Top 4 Common Contractor MistakesPosted: March 13th, 2020
Forging a career as a contractor in the construction industry can be a difficult task. It comes with peaks and troughs and won’t always be smooth sailing. You’ll likely have to work through and negotiate some tricky situations. Below we’ve listed some common contractor mistakes, so you can hopefully avoid them.
1. Starting work without a contract
It’s natural to get excited about a new opportunity and often contractors can get head of themselves, jumping head-first into a role without any paperwork signed. To protect yourself, it is essential that you carefully look over and sign a contract before you start work on a new project. Doing so will mean that you and whoever you are working with agreed on the terms and conditions of your employment.
2. Letting accounting and record-keeping slide
At the end of the workday, it’s easy to feel exhausted and put off paperwork to the following day. But what inevitably happens is that the paperwork just doesn’t get done. Letting your accounting and record-keeping slide makes for a big headache come tax time. Try to make the paperwork side of your work as easy as possible for yourself. There are so many accounting software options that are making it easy for contractors. Their services as easy as a click of a button on your phone. Check out our blog “apps every tradie should have downloaded’ for more details.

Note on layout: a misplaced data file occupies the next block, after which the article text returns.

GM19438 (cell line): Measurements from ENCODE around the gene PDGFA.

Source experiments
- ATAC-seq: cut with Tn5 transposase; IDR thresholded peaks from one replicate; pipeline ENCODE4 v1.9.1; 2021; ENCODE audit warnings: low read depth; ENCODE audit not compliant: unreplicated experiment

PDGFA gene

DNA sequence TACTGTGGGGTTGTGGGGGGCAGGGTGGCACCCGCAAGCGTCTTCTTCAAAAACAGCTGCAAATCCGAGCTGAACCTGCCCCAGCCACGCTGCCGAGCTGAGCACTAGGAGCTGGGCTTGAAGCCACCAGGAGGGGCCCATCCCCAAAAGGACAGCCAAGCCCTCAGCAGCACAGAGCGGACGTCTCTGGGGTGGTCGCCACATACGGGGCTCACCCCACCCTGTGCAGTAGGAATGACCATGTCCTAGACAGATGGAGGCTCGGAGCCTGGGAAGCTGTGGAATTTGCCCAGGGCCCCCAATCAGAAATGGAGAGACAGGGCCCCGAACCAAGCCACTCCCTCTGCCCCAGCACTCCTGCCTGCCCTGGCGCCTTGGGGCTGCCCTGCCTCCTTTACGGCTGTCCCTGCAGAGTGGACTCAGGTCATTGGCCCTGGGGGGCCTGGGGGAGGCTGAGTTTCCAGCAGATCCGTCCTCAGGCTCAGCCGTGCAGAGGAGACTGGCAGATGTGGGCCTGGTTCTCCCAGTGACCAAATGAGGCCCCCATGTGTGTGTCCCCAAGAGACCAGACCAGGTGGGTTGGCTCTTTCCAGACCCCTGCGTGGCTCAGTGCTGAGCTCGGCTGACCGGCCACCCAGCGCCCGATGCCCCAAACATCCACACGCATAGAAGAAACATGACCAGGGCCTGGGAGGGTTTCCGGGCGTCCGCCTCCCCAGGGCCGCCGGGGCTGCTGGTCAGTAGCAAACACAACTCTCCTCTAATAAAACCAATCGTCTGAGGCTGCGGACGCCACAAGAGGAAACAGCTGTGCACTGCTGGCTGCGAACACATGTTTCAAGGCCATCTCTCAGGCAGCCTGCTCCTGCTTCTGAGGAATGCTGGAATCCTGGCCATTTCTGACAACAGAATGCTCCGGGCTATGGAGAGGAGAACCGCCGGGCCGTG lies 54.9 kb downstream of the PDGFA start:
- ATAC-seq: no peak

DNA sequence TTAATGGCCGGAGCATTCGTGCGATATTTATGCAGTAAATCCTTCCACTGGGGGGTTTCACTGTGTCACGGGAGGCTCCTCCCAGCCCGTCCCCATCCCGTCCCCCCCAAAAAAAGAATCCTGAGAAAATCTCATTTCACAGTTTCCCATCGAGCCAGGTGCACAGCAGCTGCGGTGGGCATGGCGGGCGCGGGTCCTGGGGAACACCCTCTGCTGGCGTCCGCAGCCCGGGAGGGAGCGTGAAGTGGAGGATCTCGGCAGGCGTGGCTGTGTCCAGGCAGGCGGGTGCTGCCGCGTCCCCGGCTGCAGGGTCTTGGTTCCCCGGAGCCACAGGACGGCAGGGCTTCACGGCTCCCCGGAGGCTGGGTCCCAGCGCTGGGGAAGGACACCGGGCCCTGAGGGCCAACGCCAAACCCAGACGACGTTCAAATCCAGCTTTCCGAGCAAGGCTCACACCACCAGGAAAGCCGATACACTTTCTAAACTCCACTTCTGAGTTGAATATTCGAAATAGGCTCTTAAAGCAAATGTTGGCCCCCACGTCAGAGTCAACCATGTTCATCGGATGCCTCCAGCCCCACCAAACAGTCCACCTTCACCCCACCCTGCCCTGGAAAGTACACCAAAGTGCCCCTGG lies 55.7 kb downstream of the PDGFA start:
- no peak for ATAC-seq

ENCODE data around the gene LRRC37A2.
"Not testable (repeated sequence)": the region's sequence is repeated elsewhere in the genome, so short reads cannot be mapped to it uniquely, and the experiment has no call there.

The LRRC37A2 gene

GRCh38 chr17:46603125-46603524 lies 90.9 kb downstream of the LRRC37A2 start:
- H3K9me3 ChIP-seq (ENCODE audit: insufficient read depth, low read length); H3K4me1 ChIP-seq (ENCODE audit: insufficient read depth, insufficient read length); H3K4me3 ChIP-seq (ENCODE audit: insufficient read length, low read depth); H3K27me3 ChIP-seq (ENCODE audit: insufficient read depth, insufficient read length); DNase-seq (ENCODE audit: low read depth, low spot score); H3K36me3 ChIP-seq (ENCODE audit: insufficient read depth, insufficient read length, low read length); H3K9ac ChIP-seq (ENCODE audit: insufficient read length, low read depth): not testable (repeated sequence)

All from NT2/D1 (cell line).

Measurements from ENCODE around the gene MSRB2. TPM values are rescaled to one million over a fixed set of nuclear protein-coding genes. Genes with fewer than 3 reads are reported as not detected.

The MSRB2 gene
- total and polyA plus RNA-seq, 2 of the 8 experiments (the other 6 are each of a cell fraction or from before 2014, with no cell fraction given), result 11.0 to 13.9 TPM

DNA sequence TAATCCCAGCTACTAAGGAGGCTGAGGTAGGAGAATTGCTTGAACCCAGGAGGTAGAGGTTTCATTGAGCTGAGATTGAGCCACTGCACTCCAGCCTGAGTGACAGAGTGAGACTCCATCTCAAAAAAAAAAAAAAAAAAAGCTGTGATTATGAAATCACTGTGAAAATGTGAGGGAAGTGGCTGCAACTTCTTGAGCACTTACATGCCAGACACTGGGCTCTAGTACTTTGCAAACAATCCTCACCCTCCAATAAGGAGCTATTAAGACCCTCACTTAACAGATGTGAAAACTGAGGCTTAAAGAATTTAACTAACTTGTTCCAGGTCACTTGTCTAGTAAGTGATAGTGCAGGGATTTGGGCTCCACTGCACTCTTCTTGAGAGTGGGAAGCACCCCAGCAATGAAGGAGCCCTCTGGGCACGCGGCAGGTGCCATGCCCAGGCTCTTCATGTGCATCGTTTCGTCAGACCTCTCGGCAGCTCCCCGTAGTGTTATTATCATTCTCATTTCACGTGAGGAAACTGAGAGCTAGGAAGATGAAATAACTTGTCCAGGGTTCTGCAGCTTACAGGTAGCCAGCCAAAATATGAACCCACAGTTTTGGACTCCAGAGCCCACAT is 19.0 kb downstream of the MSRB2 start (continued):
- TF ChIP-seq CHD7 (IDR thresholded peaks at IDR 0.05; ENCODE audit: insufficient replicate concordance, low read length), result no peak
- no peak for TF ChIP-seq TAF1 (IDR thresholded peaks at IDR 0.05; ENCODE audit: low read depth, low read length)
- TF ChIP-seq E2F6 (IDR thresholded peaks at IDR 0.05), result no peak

3. Exaggerating the truth
Pumping up your resume or previous projects is a risky move to climb the career ladder and will catch you out sooner or later. Make sure you are truthful when promoting yourself, this will only result in a higher level of trust further down the line.
This can also be said of commitments. Don’t agree to projects knowing you won’t complete it within the agreed timeline or budget.
4. Accepting lower rates or any project
Becoming a competent negotiator takes work and practice, but it’s a skill crucial for every contractor to develop and avoid more common contractor mistakes. If you don’t even try to negotiate, you could miss out of taking home a higher pay rate. Whether it’s a new contractor or a renewal, do your research, find out what the industry standards are and what your competitors are charging. Consider your own worth and find a figure you won’t go below and then negotiate for well above that you give you some room to move.
As with lower rates, it can be tempting to take any and every job that comes your way. Especially if you are just starting your career. Think about who you ideal client is and what your ideal projects are, then instead of applying for every job, simply apply for the ones that really fit your criteria. Doing so, you’ll save time and energy and create a niche network of clients that are suited to you